Saturday, August 27, 2011

Seeking Vikings

A very bored moose. Or, possibly, elk.
If you want to know all about Stockholm,  plus pictures, forget it. Look on the internet; that's what it's for. If you want to know what the Vikings were up to, you can buy a T shirt with all the venues and gigs on it from 793 to 1066. If I were to tell you that the city is beautiful, relaxed and full of confident, happy people with blonde hair, blue eyes and remarkably good teeth, you probably wouldn't believe me. Should I venture to suggest that a large proportion were outdoorsy, fit, and walk around wearing backpacks - with full access for the disabled - this too might not be believed, especially in the light of the fact that tattoo and piercing parlours flourish and quite a number of persons engrave themselves, often inappropriately. If I were to also suggest that the city was unpolluted, traffic by Parisian standards was light and well-behaved and people obeyed the 'don't walk' signs, I can almost hear a lightly mocking laugh. I could also make a guess that it is possible to travel in outstandingly clean relative comfort, without snarling or crowd control, to reach from one side of the archipelago to the other in less than an hour by bus, tram, tunnelbahn or boat.

One such boat does a hop-on-hop-off circuit and one stop houses the  rather impressive Nordic Museum and also the Vasa
A very expensive mistake
In 1626, King Gustav II Adolf  ordered his finest shipbuilders to build a vessel fit for a king. With an extra tier of gunports. Nobody could quite summon the political will to tell His Majesty that this was a really, really bad idea, which was a shame, because the customer isn't always right. Workers toiled night and day for two years to assemble a beautifully carved warship which sank within one nautical mile of her launching dock on her maiden voyage in Stockholm harbour, blown over by a light squall. The extra gunports meant that there wasn't enough room for the ballast so the great beast simply toppled over like a pot-bellied pig, where she lay in embarrassed silence for the next three hundred and some years. Gustav was, understandably, a mite ticked, but since the extra gunports were his idea in the first place he agreed to let bygones be bygones and nobody was flogged or executed for carelessness. He had the idea of decorating his masterpiece with brightly coloured, intricate carvings of Roman Caesars, with the exception of Augustine, who was replaced by himself. King David also features in the lineup, since His Majesty was something of an admirer and regarded his Lutheran inspired warfare against his Catholic cousin Sigismund, King of Poland in much the same way as he had read that David attacked the Philistines. Oh, dear, not again...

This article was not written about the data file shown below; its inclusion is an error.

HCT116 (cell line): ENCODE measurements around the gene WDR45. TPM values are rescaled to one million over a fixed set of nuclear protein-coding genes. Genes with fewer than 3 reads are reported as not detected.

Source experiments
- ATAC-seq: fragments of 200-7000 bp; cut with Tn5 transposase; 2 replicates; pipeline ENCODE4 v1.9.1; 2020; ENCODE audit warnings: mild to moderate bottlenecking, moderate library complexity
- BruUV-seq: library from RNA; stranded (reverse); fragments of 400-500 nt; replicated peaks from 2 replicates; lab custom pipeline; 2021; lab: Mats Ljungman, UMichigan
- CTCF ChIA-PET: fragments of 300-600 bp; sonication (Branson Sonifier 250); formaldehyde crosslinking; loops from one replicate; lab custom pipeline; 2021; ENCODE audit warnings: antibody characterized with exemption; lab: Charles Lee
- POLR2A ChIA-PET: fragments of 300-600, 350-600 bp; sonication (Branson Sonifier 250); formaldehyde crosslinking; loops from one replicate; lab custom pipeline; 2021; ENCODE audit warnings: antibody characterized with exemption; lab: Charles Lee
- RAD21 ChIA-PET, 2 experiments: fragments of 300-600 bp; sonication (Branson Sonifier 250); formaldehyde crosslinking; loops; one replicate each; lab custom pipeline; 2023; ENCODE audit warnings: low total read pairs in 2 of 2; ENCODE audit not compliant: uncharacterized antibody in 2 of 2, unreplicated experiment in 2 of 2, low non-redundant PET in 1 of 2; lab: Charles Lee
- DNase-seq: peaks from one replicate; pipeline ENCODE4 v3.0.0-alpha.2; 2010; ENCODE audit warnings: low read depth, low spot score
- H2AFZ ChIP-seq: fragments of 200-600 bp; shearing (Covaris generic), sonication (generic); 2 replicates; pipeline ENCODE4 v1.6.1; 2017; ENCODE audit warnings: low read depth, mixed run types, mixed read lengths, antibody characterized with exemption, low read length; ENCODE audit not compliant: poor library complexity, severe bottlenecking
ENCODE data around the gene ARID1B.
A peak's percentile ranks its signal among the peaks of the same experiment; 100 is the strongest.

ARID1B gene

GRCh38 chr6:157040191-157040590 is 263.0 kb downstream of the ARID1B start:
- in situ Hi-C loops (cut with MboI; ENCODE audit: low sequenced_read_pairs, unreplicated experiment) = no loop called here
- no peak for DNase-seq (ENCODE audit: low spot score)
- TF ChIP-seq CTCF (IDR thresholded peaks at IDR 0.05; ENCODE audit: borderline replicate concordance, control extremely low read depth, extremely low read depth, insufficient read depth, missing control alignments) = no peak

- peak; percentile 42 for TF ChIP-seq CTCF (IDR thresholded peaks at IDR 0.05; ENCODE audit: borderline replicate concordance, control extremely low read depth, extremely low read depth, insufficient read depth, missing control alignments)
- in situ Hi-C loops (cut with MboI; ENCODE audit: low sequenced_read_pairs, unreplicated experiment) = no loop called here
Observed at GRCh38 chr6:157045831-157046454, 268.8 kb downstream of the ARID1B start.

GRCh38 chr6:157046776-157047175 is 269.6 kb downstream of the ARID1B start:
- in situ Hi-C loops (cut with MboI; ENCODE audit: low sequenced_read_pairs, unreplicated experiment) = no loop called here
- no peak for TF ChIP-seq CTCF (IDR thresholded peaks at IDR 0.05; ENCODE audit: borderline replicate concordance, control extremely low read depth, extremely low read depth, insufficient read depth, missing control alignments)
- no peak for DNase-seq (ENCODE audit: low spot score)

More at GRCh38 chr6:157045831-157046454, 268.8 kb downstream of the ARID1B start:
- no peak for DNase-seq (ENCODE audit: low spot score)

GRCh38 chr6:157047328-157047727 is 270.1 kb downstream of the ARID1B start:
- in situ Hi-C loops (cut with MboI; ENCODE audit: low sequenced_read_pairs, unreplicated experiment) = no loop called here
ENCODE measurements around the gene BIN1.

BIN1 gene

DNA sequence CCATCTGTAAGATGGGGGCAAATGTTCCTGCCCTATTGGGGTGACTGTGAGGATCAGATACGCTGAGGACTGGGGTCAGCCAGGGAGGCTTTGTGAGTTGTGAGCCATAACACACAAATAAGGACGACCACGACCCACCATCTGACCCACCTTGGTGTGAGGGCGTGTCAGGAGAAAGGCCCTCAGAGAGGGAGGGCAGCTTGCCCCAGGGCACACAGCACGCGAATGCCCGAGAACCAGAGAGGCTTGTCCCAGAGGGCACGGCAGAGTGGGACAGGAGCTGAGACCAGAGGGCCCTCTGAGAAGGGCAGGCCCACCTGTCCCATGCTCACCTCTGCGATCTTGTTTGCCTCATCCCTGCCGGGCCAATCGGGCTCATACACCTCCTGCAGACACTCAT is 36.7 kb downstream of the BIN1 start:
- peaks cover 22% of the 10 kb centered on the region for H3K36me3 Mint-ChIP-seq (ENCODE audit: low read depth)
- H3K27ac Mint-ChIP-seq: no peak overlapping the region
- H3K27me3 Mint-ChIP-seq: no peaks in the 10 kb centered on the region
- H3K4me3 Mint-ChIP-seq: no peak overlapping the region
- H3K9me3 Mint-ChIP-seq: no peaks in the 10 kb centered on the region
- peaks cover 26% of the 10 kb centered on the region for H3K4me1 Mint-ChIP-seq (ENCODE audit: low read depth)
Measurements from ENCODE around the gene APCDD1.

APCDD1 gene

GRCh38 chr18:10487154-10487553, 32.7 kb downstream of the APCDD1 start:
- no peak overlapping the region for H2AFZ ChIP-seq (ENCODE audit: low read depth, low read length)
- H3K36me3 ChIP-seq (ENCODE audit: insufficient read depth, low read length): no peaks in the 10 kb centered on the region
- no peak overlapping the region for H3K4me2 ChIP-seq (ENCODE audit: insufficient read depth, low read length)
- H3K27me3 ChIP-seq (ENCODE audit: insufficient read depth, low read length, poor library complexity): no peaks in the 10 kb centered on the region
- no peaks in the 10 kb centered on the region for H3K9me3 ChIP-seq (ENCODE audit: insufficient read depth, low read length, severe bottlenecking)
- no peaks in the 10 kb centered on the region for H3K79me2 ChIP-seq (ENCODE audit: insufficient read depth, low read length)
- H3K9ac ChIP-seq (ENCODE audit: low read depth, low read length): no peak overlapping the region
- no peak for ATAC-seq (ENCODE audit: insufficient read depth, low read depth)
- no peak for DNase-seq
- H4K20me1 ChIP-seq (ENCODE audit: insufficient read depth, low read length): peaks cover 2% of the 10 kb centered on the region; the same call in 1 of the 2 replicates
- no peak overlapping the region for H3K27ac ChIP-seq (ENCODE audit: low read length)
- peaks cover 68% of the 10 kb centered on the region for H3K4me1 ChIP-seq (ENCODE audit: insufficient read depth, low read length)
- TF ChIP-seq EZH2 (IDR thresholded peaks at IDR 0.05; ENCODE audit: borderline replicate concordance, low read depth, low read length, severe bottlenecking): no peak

Rather better engineering raised the entire boat intact in 1961 and over 95% of the original structure has been recovered, the brackish waters of the Baltic having prevented extensive damage from seaborne worms.
A very nice little house
The next stop on the boat tour was Djurgården on which is housed Skansen, or Sweden in miniature,  houses assembled in a living museum of mostly Swedish history amidst pleasant woodland. Apple-cheeked, flaxen-haired and pigtailed maidens in traditional clothing give history lessons in the buildings while doing a little crochet. There's also a small zoo housing mostly Scandinavian animals. I have always wanted to see an elk, although the psychology of wanting to see a very large deer wearing a pair of oven gloves on its head is probably labyrinthine and obscure. After the brown bears, wolves and grey seals, we were finally introduced. The female and its fawn looked at me disinterestedly and I can tick it off on the bucket list. The photograph is of the creature in the next enclosure who gets in because it has antlers. I thought it was a male elk, but my so-called 'friends'  from Canada tell me it's a moose. It looked quite stupidly at me so perhaps they're right.


  1. Err...? are you sure that you were in Stockholm.? Dat's not an Elk! But it is easy to get the taller mammals confused because their feet are all in the same place.

  2. Bwahahahaha!! That's a bored moose. Now you'll have to erase and mess up your pristine list, MathMan. I'm laughing out loud...really.

  3. OK.Here's the story. There were two enclosures, side by side, One contained a deer-like creature plus fawn, minus antlers, labelled 'elk'. The photograph was of the creature in the next enclosure which looked similar, so I concluded that this was the male which had been separated from the female and its fawn (or whatever the young are called). How was I supposed to know?

  4. And furthermore...this caused s semantic firestorm at home, since there are dissimilarities in nomenclature between a number of these species. Gipsy went berserk finding taxonomies from the US, Quebec, and the UK. She might post...I'm now not even sure which beast was on the bucket list. Oh, dear.

  5. Easy, easy, all you need is a French AND Canadian to sort this out!!

    Everybody is right :

    AMERICAN = moose
    QUEBEC = orignal
    FRANCE = élan
    ENGLAND = elk

    then :

    AMERICAN = elk
    QUEBEC = caribou
    FRANCE = renne ou wapiti
    ENGLAND = reindeer

    this kind of mix and match happens all the time in botanics too, not to mention the vernacular names that's why the only truth is in latin

    a link to sort it a little bit more :

    the swedish choosed to label the animals in latin, swedish and British, hence the elk


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